Wednesday, November 14, 2007
Life would be a lot more pleasant if things would stop breaking. My most recent medical encounter was eye surgery today to repair a detached retina in my right eye. I write this little entry with a patch. I should be face down on the bed now so the operation can do its work to (I hope) restore some vision.
This sort of thing usually happens as the result of a sharp blow to the head. I have not had one of those in about five months, when I got whacked on the head with a dinosaur, so I am pretty sure that isn’t the cause. The doctor said the main thing is not the cause but the cure, so I should focus (har har) on obeying the rules of recovery. That means I should not be writing this, but I thought it might be a good cautionary tale, reminding those who read me to take care of eyes. I have learned a lot in the past three days about how difficult it is to function without good vision. I am fortunate to have good care and prompt surgery. Dr. Sano says I have a good chance of recovering my sight, or at least most of it. That sounds really nice right now.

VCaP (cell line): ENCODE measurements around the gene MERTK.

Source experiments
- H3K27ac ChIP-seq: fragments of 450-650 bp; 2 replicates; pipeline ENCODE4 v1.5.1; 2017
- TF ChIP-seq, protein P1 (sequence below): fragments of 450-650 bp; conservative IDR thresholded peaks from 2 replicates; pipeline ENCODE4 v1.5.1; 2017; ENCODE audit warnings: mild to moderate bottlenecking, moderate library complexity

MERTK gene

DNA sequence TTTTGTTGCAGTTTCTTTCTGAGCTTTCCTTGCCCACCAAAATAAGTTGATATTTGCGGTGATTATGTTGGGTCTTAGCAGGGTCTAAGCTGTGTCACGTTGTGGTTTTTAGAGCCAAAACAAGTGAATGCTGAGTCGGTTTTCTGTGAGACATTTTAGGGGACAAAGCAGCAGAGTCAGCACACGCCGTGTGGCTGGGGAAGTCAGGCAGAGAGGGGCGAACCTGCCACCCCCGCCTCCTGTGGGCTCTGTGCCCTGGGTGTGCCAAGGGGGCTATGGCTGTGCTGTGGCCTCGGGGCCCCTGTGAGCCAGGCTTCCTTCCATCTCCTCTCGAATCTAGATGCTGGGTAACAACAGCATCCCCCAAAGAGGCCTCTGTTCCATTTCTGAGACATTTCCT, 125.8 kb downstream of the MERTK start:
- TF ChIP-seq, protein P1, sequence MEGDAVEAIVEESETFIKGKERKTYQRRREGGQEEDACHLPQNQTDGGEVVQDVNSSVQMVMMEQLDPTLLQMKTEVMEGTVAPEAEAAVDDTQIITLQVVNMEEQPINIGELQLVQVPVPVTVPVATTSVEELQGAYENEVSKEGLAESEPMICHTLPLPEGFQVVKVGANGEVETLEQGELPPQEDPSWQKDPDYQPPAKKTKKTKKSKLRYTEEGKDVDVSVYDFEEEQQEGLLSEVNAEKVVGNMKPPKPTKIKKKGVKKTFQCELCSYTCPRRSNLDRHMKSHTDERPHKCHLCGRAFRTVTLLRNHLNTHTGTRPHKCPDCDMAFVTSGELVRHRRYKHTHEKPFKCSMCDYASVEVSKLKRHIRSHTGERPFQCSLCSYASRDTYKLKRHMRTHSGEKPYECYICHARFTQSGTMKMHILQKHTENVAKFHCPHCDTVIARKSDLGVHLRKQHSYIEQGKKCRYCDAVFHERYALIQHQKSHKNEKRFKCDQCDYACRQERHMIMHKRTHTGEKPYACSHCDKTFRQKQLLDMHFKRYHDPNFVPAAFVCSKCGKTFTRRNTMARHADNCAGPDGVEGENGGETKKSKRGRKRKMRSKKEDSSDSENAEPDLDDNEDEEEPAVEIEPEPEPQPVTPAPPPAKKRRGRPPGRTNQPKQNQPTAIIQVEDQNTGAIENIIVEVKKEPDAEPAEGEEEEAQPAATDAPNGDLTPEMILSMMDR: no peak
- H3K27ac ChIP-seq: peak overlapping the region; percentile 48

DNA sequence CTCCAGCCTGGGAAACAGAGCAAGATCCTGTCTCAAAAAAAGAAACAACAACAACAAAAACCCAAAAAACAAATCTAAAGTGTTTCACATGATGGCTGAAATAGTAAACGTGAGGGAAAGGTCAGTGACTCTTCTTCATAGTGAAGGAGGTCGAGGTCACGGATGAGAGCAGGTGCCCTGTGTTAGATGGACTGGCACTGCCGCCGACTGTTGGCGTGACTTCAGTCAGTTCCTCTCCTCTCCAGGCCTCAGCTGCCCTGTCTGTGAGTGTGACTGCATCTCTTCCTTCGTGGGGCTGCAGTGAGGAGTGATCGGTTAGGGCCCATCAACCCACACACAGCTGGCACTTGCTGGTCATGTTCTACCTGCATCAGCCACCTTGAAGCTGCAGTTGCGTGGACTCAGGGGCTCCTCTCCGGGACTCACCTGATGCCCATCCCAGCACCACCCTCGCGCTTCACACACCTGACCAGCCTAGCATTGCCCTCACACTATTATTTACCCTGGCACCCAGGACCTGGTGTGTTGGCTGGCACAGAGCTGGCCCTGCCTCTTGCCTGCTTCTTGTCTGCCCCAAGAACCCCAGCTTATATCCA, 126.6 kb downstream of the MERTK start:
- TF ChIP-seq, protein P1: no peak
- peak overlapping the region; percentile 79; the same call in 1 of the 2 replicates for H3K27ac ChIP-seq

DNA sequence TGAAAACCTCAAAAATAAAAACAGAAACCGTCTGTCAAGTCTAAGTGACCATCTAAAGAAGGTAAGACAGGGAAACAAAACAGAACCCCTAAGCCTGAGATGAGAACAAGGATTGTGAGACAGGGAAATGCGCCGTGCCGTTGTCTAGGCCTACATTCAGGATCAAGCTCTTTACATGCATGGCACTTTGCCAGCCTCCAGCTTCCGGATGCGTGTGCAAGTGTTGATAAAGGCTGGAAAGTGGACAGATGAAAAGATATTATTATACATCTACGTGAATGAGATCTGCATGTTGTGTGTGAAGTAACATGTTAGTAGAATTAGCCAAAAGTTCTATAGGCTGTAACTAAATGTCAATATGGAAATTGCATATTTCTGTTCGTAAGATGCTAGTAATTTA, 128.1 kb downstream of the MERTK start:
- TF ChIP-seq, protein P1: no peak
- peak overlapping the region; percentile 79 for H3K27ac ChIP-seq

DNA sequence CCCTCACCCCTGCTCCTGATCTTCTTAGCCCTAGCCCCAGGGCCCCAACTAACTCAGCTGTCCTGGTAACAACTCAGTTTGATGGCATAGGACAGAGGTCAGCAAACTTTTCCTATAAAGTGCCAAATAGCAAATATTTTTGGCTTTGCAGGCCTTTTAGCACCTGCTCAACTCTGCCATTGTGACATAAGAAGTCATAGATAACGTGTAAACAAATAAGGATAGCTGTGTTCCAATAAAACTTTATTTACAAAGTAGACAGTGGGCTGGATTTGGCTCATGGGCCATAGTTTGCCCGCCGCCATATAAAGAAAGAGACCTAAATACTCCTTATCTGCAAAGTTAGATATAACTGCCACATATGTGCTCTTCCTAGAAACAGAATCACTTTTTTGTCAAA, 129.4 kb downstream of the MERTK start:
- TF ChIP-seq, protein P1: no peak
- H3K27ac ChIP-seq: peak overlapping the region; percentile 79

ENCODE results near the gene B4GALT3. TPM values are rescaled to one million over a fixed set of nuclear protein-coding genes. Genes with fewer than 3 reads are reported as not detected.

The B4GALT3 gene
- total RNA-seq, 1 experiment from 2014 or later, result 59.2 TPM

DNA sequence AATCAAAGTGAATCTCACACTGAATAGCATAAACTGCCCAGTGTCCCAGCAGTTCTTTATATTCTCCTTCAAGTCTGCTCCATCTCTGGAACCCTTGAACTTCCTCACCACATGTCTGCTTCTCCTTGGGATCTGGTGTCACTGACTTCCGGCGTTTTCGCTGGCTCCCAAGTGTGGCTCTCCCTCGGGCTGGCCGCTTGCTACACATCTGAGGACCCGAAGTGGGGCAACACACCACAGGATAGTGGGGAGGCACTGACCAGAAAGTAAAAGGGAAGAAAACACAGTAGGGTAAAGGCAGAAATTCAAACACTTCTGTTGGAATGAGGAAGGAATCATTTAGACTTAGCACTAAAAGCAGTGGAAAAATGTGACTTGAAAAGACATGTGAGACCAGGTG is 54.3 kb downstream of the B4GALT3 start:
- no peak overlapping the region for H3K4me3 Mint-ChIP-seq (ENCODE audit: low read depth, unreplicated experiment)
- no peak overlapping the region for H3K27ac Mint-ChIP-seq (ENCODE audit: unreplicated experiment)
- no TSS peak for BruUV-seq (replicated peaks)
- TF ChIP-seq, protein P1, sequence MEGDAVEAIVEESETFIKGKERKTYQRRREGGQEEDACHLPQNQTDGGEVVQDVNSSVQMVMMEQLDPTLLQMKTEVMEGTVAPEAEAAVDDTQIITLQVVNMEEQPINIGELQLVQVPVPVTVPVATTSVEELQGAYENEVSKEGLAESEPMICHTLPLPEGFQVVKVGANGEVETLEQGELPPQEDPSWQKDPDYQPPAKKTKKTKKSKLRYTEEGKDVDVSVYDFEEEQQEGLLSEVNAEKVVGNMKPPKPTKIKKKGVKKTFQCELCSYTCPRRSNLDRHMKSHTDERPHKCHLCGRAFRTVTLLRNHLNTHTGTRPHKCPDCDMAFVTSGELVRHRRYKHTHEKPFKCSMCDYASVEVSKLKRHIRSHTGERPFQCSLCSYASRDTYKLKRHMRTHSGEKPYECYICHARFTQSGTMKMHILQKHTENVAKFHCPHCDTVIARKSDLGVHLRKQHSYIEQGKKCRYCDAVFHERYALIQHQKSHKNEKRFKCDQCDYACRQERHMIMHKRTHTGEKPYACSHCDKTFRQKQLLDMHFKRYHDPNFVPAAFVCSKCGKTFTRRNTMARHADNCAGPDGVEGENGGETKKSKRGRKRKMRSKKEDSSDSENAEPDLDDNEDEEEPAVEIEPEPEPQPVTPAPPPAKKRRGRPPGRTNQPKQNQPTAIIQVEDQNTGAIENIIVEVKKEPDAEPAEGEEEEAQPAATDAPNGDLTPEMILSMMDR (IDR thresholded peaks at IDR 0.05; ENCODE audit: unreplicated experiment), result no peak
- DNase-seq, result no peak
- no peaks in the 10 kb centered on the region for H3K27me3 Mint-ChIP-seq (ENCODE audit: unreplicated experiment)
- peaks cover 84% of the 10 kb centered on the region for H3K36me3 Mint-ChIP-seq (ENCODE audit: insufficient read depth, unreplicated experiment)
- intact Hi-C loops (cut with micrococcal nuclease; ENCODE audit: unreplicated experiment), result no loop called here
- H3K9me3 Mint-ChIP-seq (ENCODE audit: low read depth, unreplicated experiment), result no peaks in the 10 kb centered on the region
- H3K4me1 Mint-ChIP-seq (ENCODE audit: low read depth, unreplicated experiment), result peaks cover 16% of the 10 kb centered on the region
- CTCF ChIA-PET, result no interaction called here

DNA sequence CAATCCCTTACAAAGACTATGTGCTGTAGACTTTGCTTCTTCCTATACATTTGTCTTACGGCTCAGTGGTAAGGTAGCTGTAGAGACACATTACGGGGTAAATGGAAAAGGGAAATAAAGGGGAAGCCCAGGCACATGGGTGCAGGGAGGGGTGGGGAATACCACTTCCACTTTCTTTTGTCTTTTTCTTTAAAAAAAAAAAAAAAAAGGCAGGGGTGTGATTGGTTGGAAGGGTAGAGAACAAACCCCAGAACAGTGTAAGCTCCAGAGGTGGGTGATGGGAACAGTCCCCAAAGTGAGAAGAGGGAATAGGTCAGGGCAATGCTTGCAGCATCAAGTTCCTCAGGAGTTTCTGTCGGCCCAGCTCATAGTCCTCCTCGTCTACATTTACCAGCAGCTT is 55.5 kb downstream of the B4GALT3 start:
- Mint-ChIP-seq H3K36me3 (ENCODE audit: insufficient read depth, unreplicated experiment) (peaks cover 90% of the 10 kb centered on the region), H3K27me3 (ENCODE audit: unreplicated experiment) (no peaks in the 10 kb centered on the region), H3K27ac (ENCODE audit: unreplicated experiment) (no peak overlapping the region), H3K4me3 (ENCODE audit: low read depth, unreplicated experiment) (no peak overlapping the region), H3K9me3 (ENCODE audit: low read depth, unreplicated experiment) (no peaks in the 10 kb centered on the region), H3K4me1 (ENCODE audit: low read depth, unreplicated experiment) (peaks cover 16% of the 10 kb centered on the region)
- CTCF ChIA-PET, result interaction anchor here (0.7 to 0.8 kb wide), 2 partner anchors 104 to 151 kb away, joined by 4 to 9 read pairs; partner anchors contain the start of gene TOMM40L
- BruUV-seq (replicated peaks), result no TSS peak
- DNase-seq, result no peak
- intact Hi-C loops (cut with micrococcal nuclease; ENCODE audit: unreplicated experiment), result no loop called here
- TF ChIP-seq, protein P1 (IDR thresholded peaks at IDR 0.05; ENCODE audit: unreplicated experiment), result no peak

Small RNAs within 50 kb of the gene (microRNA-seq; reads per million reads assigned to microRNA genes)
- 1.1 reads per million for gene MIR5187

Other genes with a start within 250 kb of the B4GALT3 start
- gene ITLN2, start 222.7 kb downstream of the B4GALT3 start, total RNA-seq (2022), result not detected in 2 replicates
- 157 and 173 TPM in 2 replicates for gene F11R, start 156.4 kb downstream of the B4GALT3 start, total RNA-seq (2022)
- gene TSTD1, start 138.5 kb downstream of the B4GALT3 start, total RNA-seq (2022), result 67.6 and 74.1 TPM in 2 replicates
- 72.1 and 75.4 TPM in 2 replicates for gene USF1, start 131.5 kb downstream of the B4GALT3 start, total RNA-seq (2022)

By the way the eye in the U.S. dollar bill, grotesque as it seems, is part of the Great Seal of the United States, adopted by Congress June 20, 1782. It may have something to do with Masonic symbolism, as we were told by Nicholas Cage and friends in National Treasure. Then again, it may just be because Masons were fairly well represented when the United States was founded, with George Washington, Benjamin Franklin, and probably others, among the members of the order, and those symbols were a lot better-known than they are now. Anyway, the eye was considered important enough to make it to the dollar bill, so I reckon eyes are important enough to take good care of, too. One piece of advice I can give for free is that if you notice that your vision is blurred or impaired in any way, get a thorough eye exam from a competent eye specialist (not the corner contact lens shop!!). There are several things that could cause your vision to fail, and I hope you don’t have any of them.
The National Eye Institute has more to say on this subject:
Posted by Ron Rhodes at 7:23 PM